Author: Ray Glier


Photo of Tom Ricks
Ricks came to ESPN Local after increasing market share at Pure Fishing, Kimberly-Clark, and BASS.

Some jobs come with a tee. Set the ball on it, swing away, and see how far you can hit it. Tom Ricks doesn’t know those jobs. His jobs start in the rough, where there is no tee to make things easy. His jobs come with a car horn sounding on the backswing and a tree blocking the view of the pin.

Ricks chuckles when asked about his propensity for taking jobs that can jeopardize a career. His latest endeavor, vice president of development for ESPN Local, requires Ricks to imprint a national brand on a local market. In other words, sell the NBA to the corner grocer. He has staff of one…himself. Good luck, you say.

“From a business perspective, I’m a problem solver and a creative thinker and I like to tackle tough problems,” says Ricks (BBA ‘92). “That’s what keeps my motor running. If I don’t have a real challenge in front of me, I tend to get bored.”

Ricks worked for Pure Fishing, Inc., where he yanked the fishing rod and reel company out of a four-year dive in market share. At Kimberly-Clark, his growth plan in an ultra-competitive market increased volume 10 percent in a category that had been growing just 0.5 percent. Before he took his current job with ESPN, Ricks was general manager of BASS, LLC., an outdoor media company that had seen operating profit declines of $14 million in three years. He stopped the bleeding and took revenue to the plus side.

“Stress doesn’t bother me a whole lot,” says Ricks. “I like the pressure. The pressure helps elevate my game.”

In conversation, Ricks sounds like a battle-tested quarterback whose team is approaching the two-minute warning, which is an appropriate metaphor for his current sports business job. ESPN has local web sites in Chicago, New York, Boston, Los Angeles, and Dallas, and his task is to turn on the revenue spigot with local advertising in order to fund those sites.

“The big part of my job is strategy and business development around how we create a local business that is truly authentically local in each of those markets,” says Ricks. “I have to operate it in an entrepreneurial way to build a business—from the ground up—that didn’t exist 18 months ago.”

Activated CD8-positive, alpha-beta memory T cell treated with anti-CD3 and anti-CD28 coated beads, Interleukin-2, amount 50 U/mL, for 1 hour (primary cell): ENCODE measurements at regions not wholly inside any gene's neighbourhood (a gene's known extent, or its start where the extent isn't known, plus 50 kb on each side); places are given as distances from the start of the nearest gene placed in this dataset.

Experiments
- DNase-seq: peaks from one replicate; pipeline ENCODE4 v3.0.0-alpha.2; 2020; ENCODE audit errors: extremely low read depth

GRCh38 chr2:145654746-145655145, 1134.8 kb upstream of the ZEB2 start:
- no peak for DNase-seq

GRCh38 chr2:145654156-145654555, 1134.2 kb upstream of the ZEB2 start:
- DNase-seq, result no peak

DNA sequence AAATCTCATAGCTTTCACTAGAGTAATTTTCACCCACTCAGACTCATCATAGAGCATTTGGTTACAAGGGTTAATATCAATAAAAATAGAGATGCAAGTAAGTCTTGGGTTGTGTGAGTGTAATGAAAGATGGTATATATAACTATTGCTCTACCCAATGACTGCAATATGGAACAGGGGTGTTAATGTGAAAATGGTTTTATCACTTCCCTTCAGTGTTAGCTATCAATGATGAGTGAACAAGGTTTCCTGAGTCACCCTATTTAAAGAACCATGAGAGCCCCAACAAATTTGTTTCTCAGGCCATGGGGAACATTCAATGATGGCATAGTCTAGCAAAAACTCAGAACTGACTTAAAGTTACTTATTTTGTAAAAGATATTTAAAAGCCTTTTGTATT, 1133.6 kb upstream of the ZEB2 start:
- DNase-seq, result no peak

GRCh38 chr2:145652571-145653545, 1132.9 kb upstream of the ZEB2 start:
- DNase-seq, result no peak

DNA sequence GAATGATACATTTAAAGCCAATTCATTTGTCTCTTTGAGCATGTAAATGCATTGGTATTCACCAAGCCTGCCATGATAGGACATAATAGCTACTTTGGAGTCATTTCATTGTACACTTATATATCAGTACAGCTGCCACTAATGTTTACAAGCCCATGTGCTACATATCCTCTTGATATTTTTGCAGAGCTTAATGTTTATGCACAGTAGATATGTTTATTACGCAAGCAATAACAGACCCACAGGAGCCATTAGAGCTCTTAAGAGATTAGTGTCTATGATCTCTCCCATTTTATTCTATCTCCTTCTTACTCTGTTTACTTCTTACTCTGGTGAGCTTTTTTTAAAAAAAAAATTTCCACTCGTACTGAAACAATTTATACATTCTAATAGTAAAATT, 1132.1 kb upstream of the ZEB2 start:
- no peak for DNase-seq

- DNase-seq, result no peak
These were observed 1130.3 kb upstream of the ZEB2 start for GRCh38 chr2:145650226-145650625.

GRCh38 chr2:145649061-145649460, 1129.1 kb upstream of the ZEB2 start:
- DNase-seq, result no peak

Ricks went to high school in suburban Atlanta. Initially, he wanted to study wildlife and fisheries biology at UGA, but his parents suggested finance or marketing because they offered a more secure career path. Ricks chose finance and his Terry College years helped him build the fundamentals of business that have carried him along on a nice career arc.

His passions growing up were bass fishing with his father and the Georgia Bulldogs, and eventually he found a way to marry business with his passion for the outdoors.

Ricks is not the only family member who understands how to grow a business. His wife, Vicky, was one of the founders of the youth football program in the golf haven of Windermere, Fla. There are now six divisions in that league and it is thriving even though the Ricks family—which includes three children, ages 10, 8, and 6—has moved to ESPN’s stronghold in Connecticut.

Ricks has two offices—one at ESPN headquarters in Bristol and another in Manhattan—and his task is to take the Worldwide Leader to another level: the grassroots level.

“I help the national sales team define how we sell a local product on a national level—and I work with the local market sales teams to define how we sell the product locally,” says Ricks. “It is a general manager skill set and an operational skill set. Radio has been around forever, digital media has been around a while, but there are still a lot of advertisers at a local level who don’t know a lot about the digital landscape and how best to spend their advertising dollars and how to measure their success.”

If all this sounds likes a daunting task in a wobbly economy, that’s exactly the kind of pressure that Tom Ricks thrives on.